Here at Children’s Circle the teachers (Kaiako) work hard to provide an environment that supports children (tamariki) to play deeply either independently or with and alongside others.
It is through their play that children make sense of their world. One also has to be in a state of comfort or relaxation in order to play, we know this as adults. We can’t be playful if we are stressed or rushed.
Providing a range of natural, moveable and open-ended equipment as well as time and space, invites children to express themselves through exploratory, creative and imaginative play. When children are fully active and present in their play a sort of hum resonates through the centre. This type of play leaves the child satisfied, it has done it’s job and nourished the childs inner and outer being.
The foundations for creative play are laid in the earliest months and years …… up the age of around 3 the child innately learns through imitation.
This is the way the child learns to relate to others, develop language, and to use his/her body; these are the foundations for later imaginative play. At this early stage the young child needs lots of opportunities to explore imitation through watching good examples of basic everyday relationships, activities and the ‘jobs of life’. With well chosen everyday objects the child can re-enact what they are seeing and experiencing. This exploration will gradually transform into play scenarios, evidenced by around 3 years of age and later again into imaginative play, around 5-6 years of age.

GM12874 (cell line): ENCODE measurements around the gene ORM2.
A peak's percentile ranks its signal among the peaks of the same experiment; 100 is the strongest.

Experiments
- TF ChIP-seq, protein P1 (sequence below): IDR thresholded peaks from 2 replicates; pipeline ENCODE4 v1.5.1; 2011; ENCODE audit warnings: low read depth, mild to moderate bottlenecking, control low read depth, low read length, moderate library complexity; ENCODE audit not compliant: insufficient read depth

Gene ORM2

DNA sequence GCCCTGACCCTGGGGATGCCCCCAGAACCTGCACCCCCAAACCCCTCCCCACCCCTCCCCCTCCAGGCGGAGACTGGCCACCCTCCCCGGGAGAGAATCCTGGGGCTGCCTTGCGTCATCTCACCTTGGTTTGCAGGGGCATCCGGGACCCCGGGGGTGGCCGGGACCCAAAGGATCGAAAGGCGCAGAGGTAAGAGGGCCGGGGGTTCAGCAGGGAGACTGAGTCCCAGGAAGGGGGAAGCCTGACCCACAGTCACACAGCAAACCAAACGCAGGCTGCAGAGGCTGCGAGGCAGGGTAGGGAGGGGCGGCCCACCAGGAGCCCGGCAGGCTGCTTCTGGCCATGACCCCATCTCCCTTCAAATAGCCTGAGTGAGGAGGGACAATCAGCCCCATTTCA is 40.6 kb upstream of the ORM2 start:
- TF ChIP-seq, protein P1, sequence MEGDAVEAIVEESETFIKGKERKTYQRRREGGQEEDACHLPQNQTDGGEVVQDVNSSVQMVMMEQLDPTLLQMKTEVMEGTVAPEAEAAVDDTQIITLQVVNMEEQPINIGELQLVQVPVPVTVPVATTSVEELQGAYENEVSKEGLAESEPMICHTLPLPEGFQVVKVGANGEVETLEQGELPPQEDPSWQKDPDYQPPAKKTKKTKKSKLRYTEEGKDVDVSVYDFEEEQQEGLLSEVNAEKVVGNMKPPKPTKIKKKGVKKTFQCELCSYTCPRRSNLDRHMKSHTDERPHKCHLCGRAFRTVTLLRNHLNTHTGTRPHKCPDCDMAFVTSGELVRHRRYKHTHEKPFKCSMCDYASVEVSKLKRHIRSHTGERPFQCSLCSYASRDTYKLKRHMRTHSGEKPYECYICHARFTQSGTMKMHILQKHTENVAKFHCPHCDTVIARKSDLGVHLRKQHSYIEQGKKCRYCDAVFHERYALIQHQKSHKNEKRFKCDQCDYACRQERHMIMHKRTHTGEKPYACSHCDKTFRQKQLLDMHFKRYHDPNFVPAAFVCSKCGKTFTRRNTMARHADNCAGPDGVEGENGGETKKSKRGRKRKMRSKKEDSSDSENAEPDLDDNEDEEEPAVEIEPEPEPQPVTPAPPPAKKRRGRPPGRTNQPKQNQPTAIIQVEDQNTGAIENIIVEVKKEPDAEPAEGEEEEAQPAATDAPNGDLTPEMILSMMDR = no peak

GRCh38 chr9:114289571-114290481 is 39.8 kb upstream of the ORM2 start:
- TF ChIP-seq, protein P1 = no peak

Be aware that TV, computer games, videos etc are not great substitutes for adults actively providing living role-models for the young child to imitate.
More and more research and experience are providing evidence that play is essential for the well-being of tamariki, physically (ā tinana) emotionally/intellectually, (ā hinengaro) and spiritually (ā wairua). These first years called childhood are a sacred and unique developmental stage with specific requirements. If we get this bit right we are supporting our tamariki to manage the rest of their lives well with confidence, courage, determination, resilience, creativity and social competence.
There is no prescribed agenda or outcomes for the children’s play but rather it is initiated and propelled by the tamariki themselves.
Once upon a time ……. anything can happen.
"There is only one difference between the play of the child and the work of the adult. It is that the adult adapts himself to the outer utility which the world demands: his work is determined from without. Play is determined from within, through the being of the child, which wants to unfold."
Rudolf Steiner - Dornach lecture, 1923. (Oldfield, 2009, p. 83).